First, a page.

Woeser is a Beijing-based Tibetan poet and writer who is under watch by the authorities because of the critical content of her Chinese-language blog Many translations of Woeser’s writing can be read on the blog High Peaks Pure Earth and collections of her poetry, along with more biographical details, are available on the website Ragged Banner. The following poem was written after a short visit to Lhasa (where Woeser was born), weeks after the 2008 uprisings began.












[Taken from:]

“The Fear in Lhasa”

A hurried farewell to Lhasa,
Now a city of fear.

A hurried farewell to Lhasa,
Where the fear is greater than all the fear after ’59, ’69, and ’89 put together.

A hurried farewell to Lhasa,
Where the fear is in your breathing, in the beating of your heart,
In the silence when you want to speak but don’t,
In the catch in your throat.

A hurried farewell to Lhasa,
Where constant fear has been wrought by legions with their guns,
By countless police with their guns,
By plainclothesmen beyond counting,
And still more by the colossal machinery of the State that stands behind them night and day;
But you mustn’t point a camera at them or you’ll get a gun pointed at you,
maybe hauled off into some corner and no one will know.

A hurried farewell to Lhasa,
Where the fear starts at the Potala and strengthens as you go east, through the Tibetans’ quarter.
Dreadful footsteps reverberate all round, but in daylight you won’t glimpse even their shadow;
They are like demons invisible by day, but the horror is worse, it could drive you mad.
A few times I have passed them and the cold weapons in their hands.

A hurried farewell to Lhasa,
Where the fear is now minutely scanned by the cameras that stud avenues and alleys and offices,
and every monastery and temple hall;
All those cameras,
Taking it all in,
Swiveling from the outer world to peer inside your mind.
“Zap zap jé! º They’re watching us” — among Tibetans this has become a byword, furtively whispered.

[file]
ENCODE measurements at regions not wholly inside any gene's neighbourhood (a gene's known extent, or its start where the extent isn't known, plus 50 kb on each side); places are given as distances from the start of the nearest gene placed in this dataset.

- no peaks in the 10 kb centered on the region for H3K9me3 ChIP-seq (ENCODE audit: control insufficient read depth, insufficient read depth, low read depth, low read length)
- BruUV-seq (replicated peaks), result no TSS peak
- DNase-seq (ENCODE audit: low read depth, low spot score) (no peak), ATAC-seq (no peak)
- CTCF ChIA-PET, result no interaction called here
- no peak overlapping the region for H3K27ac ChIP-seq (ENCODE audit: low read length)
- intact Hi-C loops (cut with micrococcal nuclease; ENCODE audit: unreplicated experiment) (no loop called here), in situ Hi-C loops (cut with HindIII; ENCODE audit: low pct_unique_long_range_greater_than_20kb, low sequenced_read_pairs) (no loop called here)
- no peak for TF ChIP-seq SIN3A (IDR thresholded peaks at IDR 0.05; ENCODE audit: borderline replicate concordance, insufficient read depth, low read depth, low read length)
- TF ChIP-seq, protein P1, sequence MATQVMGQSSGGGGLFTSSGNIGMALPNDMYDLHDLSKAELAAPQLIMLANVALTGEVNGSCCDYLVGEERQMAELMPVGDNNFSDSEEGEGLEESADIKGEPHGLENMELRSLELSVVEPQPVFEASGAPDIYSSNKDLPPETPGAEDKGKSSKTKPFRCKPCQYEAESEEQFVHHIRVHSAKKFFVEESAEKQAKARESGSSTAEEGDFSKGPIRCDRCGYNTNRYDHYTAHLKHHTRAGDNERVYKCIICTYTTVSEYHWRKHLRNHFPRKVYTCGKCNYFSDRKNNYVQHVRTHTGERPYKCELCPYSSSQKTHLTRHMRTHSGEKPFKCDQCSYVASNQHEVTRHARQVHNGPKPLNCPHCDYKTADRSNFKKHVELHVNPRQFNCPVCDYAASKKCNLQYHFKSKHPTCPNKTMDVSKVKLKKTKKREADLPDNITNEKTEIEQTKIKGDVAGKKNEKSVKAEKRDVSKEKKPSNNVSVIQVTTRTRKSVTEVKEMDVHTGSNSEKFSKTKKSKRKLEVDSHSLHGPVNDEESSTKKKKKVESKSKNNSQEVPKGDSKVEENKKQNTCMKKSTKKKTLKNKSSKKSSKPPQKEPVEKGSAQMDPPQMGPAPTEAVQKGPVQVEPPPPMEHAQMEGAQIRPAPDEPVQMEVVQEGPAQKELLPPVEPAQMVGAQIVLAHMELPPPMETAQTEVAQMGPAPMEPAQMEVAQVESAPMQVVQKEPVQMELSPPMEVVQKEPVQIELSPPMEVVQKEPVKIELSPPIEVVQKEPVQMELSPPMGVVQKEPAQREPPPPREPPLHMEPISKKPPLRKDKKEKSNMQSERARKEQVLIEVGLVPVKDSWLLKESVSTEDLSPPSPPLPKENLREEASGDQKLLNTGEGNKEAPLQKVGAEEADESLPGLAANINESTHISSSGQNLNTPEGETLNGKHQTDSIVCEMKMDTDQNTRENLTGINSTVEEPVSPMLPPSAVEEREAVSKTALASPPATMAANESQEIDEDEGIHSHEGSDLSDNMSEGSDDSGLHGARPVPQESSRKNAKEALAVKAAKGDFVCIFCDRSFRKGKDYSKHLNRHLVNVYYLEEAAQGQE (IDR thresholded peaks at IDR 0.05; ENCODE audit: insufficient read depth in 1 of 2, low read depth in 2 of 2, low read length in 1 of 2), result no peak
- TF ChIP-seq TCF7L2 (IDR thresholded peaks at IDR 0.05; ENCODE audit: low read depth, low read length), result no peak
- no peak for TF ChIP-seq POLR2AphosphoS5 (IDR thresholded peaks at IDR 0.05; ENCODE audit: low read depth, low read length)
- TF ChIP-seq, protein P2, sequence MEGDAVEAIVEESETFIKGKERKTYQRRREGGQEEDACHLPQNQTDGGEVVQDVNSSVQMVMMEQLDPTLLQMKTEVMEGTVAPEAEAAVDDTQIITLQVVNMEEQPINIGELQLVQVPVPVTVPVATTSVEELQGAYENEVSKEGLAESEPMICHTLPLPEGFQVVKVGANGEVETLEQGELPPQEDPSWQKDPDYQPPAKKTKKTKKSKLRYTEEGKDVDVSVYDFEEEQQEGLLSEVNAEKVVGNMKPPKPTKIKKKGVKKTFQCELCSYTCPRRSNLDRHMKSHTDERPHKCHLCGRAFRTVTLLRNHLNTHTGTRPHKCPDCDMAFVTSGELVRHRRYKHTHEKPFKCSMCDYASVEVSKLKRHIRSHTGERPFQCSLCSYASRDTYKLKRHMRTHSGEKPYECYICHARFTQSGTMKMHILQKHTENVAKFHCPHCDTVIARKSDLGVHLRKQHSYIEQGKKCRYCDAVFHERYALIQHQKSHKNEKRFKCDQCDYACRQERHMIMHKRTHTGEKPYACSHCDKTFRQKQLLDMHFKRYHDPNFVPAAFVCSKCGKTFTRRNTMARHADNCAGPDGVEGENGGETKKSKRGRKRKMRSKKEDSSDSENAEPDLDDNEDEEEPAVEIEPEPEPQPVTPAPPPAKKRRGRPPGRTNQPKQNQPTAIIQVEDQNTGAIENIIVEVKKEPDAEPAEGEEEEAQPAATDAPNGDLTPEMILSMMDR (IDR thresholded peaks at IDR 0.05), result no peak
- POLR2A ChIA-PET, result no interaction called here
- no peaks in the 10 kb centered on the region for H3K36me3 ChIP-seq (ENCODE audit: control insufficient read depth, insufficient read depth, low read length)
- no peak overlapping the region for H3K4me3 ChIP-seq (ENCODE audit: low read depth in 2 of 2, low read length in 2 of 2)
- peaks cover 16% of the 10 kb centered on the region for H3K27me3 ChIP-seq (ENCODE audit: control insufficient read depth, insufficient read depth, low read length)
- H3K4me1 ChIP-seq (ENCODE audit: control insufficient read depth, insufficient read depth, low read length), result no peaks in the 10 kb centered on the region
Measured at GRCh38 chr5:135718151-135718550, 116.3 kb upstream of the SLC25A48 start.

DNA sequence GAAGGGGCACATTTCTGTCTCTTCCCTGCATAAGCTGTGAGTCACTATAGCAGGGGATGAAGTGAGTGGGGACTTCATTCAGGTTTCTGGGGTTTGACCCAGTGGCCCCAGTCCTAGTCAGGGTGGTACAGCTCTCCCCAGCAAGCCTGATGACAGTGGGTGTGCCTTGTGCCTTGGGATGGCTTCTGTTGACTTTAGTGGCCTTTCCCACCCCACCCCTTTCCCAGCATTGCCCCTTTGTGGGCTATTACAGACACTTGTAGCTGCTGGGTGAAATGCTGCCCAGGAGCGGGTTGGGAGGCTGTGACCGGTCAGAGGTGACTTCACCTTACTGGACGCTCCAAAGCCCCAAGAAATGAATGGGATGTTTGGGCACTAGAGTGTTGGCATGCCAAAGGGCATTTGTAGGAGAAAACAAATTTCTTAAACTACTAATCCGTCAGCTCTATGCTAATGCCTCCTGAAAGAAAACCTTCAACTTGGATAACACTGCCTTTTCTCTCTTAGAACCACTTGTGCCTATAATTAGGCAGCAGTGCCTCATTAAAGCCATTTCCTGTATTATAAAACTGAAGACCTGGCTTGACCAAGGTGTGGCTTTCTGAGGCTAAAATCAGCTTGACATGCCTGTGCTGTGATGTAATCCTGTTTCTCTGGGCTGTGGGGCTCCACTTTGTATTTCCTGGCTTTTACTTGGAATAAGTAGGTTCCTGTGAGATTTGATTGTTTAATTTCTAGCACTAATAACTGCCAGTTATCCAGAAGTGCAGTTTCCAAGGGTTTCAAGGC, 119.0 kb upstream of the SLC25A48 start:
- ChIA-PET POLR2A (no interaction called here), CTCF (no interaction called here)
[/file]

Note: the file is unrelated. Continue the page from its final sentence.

A hurried farewell to Lhasa:
The fear in Lhasa breaks my heart. Got to write it down.

August 23, 2008
On the road out of Lhasa

Zap zap jé (Tibetan): “I beg you, be careful.” These days, a very common expression among Tibetans.

[I was in Lhasa from August 17 to August 23, my shortest stay ever, and I had no choice about leaving . . . these words were to remember it by.

And there’s something I want to say: You have the guns? I have a pen.]

[Translation: Ragged Banner Press at]

Kunga Tseyang

Kunga Tseyang portrait

Kunga Tseyang (Gangnyi “Sun of Snowland”) ཀུན་དགའ་ཚངས་དབྱངས། ༼གངས་ཉི།༽

Kunga Tseyang is a popular writer, blogger and photographer who is passionate about the environment. He was taken by police from Labrang monastery in Gansu province on 17 March 2009 and was sentenced to five years in December 2009.  Kunga Tseyang, who is a monk, is thought to have been detained as a result of his essays on a website named “Jottings” or “Rough Notes” (Tib: Zin-dris).




བྱ་ལས་གང་ཞིག་བརྩོན་ན་ཡང་དྲིལ་བསྒྲག་ནི་བྱ་ལས་དེའི་ནུས་པ་རྒྱ་ཆེར་གཏོང་བྱེད་ཀྱི་ལག་ཆ་གལ་ཆེན་ཞིག་རེད་མོད། དྲིལ་བསྒྲག་བྱེད་སྟངས་དེ་ནམ་ཡང་བདེན་དོན་གྱི་ར་བ་ལས་བརྒལ་ཕྱིན་ནམ་ཞིག་ཁྱོད་ཀྱི་དྲིལ་བསྒྲག་དེ་ནི་ར་བཟི་བའི་ལབ་རྡོལ་བཞིན་ནུས་མེད་ཅིག་ཏུ་ཆགས་འགྲོ་བའང་ཆོས་ཉིད་ཅིག་རེད།